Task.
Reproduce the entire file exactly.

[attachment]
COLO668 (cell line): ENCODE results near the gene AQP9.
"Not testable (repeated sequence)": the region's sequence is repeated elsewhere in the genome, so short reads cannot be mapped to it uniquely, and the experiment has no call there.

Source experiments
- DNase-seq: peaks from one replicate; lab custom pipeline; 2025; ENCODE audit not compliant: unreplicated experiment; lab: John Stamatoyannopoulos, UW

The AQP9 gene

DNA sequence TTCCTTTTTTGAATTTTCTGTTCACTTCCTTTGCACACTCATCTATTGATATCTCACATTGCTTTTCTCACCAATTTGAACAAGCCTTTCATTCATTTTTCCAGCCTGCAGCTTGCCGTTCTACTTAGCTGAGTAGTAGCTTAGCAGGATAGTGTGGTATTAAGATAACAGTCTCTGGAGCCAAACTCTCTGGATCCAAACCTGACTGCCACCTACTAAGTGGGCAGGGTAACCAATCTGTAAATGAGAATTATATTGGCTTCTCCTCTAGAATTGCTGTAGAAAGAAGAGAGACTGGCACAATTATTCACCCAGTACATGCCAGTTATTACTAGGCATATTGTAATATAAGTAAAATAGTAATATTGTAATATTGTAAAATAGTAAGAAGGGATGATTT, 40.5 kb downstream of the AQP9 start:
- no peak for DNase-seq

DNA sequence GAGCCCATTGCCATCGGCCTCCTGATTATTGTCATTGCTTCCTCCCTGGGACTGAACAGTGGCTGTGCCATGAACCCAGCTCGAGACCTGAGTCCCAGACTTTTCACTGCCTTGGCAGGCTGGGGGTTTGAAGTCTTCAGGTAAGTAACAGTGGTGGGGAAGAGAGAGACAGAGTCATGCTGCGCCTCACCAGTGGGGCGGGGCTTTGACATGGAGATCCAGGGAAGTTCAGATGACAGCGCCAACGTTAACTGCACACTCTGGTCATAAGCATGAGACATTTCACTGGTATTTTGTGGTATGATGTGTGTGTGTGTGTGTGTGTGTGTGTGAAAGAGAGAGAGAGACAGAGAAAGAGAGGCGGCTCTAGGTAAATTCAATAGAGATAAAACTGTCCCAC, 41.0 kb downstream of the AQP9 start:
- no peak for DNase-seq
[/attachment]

COLO668 (cell line): ENCODE results near the gene AQP9.
"Not testable (repeated sequence)": the region's sequence is repeated elsewhere in the genome, so short reads cannot be mapped to it uniquely, and the experiment has no call there.

Source experiments
- DNase-seq: peaks from one replicate; lab custom pipeline; 2025; ENCODE audit not compliant: unreplicated experiment; lab: John Stamatoyannopoulos, UW

The AQP9 gene

DNA sequence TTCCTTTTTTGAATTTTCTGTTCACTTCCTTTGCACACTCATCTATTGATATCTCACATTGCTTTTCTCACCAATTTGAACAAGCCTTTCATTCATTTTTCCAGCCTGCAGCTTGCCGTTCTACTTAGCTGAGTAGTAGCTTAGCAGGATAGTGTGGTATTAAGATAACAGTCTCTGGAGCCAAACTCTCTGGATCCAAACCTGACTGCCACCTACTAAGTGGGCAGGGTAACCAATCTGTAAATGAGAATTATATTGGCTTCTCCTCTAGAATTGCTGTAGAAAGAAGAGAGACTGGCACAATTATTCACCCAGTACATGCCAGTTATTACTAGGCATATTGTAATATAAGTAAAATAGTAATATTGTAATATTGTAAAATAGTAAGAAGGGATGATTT, 40.5 kb downstream of the AQP9 start:
- no peak for DNase-seq

DNA sequence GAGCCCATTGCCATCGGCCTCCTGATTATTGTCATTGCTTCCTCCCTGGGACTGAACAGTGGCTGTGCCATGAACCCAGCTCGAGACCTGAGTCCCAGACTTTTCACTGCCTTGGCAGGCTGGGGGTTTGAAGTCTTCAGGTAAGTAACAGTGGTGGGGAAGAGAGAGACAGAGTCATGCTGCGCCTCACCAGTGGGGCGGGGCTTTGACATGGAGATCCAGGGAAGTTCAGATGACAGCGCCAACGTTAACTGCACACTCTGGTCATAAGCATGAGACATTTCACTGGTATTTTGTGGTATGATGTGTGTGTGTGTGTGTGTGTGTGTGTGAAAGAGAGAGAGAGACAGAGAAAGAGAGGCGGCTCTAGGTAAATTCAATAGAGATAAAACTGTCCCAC, 41.0 kb downstream of the AQP9 start:
- no peak for DNase-seq